Remember Teel James Glenn, neo-pulp author and stunt coordinator? If not, read his interview here. He’s awesome.
After the meeting where he spoke, we had a really good discussion at lunch about movie fight scenes. I was pretty psyched to find out that a professional stunt coordinator shared a lot of my opinions about them.
First of all, we both really dislike the way fight scenes are directed in most modern movies. They tend to be filled with rapid cuts — frequently cutting away from the combatants to their surroundings — so you can’t even tell what the hell is going on.
I’d always assumed the reason for that is because directors are trying to conceal the fact that the actors aren’t really fighting, and stunt doubles are doing all the work. But Teel said it’s more because most modern directors don’t understand the psychology of fighting. They do those jump cuts because that’s the way they film conversations. One guy “speaks” with his fist, the other answers, etc. Teel said directors have also told him that they make the cameras jump around to simulate the “disorientation” and “confusion” of being in a fight.
I’ve done some martial arts training that involved full-contact sparring, as has Teel. And we agreed that when you’re really engaged in a fight, you’re not the least bit distracted. If a guy standing directly in front of you is intent on hitting you, there’s very little else of interest to you at that moment. Yeah, you should be aware of your surroundings, but you’re certainly not swinging your gaze around randomly at other objects in the room.
It turns out Teel is also a big fan of my all-time-favorite movie fight scene, which is James Bond vs. Grant in “From Russia With Love” (1963).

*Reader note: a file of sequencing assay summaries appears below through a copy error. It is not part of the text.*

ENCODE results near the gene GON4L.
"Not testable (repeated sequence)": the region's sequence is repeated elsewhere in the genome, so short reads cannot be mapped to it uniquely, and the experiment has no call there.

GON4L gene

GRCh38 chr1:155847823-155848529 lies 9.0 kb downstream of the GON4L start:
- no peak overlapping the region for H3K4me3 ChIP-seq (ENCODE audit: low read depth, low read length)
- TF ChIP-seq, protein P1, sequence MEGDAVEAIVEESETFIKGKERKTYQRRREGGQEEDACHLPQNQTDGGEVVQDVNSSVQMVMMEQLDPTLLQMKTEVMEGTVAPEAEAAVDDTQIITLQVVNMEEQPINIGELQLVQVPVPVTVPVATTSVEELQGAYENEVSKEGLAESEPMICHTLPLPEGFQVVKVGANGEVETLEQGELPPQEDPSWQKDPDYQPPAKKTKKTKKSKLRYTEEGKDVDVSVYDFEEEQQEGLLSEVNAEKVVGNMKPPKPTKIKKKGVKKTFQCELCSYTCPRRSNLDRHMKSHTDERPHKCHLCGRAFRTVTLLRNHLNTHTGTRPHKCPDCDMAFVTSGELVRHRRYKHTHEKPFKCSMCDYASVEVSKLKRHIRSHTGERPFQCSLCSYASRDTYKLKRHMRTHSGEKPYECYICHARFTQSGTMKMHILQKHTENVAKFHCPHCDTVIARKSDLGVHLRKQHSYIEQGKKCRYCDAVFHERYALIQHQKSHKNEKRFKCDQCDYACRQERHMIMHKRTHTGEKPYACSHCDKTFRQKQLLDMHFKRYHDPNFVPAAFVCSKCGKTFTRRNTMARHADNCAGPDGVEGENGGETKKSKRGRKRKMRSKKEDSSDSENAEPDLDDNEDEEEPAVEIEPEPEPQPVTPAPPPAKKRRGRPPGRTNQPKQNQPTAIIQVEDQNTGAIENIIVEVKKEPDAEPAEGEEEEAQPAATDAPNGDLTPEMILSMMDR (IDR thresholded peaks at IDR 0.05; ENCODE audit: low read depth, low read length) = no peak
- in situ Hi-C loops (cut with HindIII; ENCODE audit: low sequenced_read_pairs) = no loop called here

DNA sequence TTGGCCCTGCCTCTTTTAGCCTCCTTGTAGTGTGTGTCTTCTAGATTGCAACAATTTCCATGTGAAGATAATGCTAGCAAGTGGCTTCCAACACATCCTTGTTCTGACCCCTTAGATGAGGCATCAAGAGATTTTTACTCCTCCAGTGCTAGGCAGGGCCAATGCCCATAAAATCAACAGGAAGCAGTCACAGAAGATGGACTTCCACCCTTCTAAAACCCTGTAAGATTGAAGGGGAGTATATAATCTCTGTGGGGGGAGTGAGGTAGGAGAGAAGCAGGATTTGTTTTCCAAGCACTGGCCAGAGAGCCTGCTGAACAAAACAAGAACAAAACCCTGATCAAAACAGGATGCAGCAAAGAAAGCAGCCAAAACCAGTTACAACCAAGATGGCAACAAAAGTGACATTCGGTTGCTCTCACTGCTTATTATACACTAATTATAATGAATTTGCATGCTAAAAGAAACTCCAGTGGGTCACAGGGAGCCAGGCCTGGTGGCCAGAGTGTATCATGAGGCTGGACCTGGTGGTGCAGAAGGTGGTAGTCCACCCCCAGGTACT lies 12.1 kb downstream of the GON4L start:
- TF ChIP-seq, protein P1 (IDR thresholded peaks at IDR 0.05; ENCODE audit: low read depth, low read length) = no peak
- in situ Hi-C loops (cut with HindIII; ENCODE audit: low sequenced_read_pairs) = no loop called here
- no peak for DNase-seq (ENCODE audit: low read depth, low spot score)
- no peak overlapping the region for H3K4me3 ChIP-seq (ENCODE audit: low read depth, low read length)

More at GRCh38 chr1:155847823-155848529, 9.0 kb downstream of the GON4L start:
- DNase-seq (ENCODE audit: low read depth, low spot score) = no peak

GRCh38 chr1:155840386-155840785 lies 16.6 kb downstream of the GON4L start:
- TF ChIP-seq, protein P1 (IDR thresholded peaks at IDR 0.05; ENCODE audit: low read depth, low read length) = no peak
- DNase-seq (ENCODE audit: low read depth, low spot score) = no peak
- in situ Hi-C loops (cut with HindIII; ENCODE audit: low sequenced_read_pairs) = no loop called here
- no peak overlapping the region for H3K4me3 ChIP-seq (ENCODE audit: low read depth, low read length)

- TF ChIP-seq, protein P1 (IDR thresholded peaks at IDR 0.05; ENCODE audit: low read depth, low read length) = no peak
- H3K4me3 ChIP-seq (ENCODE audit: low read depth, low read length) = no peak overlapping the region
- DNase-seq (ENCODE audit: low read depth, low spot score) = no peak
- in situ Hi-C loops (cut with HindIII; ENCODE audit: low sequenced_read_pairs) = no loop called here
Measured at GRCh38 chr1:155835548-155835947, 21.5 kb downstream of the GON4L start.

Here’s a clip.
I didn’t know this until Teel made me aware of it, but the guy who staged that fight scene was a former paratrooper named Bob Simmons. That makes sense.
One of the things I like about this scene is that the two opponents aren’t simply trading punches on the jaw, which happens in a lot of movies from the 1960s. Nor are they wasting time with a bunch of balletic high kicks, which you’d see in action movies from later eras.
Nope. They’re fighting like a couple of guys who are intent on killing each other, and don’t give a royal fuck how graceful or gallant they look in the process.
Like the parts where Bond takes Grant’s jacket off his shoulders to trap his arms, then knees him in the sternum? And stomps on his spine? And slams the door in his face? That’s some dirty shit! And that headlock Bond gets Grant in at about the 2:40 mark is banned in Judo and jiu jitsu competitions, because it’s what you’d do if you wanted to break a guy’s neck.
Sure, there are plenty of cuts in the scene. But they serve to convey what’s going on in the fight, not obscure it. Another thing I like about it? No background music. Two guys are trying to kill each other with their bare hands, for cryin’ out loud! If you can’t make that exciting without putting a bunch of techno crap in the background, it’s time to go back to film school.
So THAT’S how you do a fight scene. Modern directors, watch and learn.